WCS works in the Central Western Andes of Colombia because:
- It contains some of the largest blocks of Andean forest in Colombia.
- It is home to important populations of the largest mammals of the tropical Andes, the Andean bear and the Mountain tapir.
- It is home to over ten 10% of the worlds bird diversity.
- It is a major center of endemism for numerous animal and plant groups.
- It provides essential ecosystem services that directly and indirectly support more than half of the population in the country.
This landscape includes two major axes of connectivity between national protected areas, PNN Tatamá and PNN Farallones in the Western mountain range and PNN Selva de Florencia, PNN Los Nevados and PNN Las Hermosas in the Central mountain range.
The main threats to the conservation targets (i.e species and conservation areas) are habitat loss, invasive species, selective extraction of natural resources, hunting (for sport, subsistence and trade), diseases and climate change. In this case, changes in climatic conditions, particularly extreme events and changes in seasonality, are forcing farmers to change to products which are less vulnerable to extreme events and changes in seasonality, but are often less friendly with the environment (i.e. coffee crops to cattle ranching). Another factor that represents a challenge is the economic growth policy of the new government which is based upon five pillars; mining, agriculture, housing, infrastructure and innovation, the first two represent major threats to the landscape.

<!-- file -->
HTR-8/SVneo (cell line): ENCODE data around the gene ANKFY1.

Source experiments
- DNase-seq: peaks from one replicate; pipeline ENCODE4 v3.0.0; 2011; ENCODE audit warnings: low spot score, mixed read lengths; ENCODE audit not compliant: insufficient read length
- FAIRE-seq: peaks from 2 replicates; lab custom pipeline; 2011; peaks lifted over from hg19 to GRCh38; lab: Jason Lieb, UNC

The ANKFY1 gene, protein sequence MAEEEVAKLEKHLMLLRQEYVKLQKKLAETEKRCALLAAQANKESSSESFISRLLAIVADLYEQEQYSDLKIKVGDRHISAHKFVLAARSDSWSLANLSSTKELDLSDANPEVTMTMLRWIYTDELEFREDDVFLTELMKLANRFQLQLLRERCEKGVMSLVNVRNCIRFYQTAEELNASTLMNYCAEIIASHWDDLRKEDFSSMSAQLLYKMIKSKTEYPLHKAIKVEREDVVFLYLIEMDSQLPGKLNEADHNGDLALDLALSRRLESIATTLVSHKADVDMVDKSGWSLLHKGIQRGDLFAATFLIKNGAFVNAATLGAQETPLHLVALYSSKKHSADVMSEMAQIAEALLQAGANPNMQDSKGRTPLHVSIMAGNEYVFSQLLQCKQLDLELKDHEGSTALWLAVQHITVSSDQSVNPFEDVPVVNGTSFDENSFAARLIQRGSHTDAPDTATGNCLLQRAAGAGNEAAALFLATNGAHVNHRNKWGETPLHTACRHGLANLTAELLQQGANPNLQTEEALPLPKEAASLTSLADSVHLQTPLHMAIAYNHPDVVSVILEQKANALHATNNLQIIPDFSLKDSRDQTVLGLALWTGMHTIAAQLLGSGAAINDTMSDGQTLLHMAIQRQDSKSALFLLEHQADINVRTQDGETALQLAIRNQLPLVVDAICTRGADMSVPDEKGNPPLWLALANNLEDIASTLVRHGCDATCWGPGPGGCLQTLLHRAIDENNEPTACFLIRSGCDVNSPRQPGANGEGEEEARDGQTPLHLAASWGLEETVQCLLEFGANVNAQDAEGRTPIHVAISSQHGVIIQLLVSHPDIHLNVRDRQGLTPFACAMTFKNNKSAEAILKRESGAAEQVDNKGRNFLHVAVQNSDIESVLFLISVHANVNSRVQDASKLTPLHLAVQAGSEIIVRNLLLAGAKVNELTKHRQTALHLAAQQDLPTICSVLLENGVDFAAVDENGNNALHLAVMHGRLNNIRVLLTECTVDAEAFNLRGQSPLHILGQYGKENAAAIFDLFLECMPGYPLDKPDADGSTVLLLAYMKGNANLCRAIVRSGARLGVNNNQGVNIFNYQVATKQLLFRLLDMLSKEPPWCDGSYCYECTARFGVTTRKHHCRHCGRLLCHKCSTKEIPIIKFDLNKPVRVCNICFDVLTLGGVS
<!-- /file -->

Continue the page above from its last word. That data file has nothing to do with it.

WCS has been working in this landscape for seventeen years, carrying out activities framed within four different but complimentary strategies: research, capacity building, technical assistance and policy making. Research projects currently focus on a set of priority landscape species (Andean bear, Pacarana, Neotropical otter, Cauca guan, Cinnamon teal, Golden-plummed parakeet and Monkeys), particularly endangered vertebrates (e.g. amphibians) and critically threatened ecosystems (e.g. dry forests, wetlands and Paramo scrublands).
Furthermore, throughout the years the team has conducted research projects on various threatened species (including birds, mammals, frogs and plants), animal and plant communities, forest dynamics and the effects of habitat reduction and fragmentation. Most of these projects are either conducted by graduate and undergraduate students or research associates, who are provided with the opportunity to fully design and implement conservation oriented research projects, thus building capacity among young professionals. Additional capacity building activities are conducted with governmental staff and local communities.
WCS supported the establishment of the Regional System of Protected Areas for the EjeCafetero – SIRAP-EC. More recently, while continuing to support the consolidation of the SIRAP-EC, WCS Colombia has expanded its activities southwards and into the productive matrix surrounding protected areas in the landscape.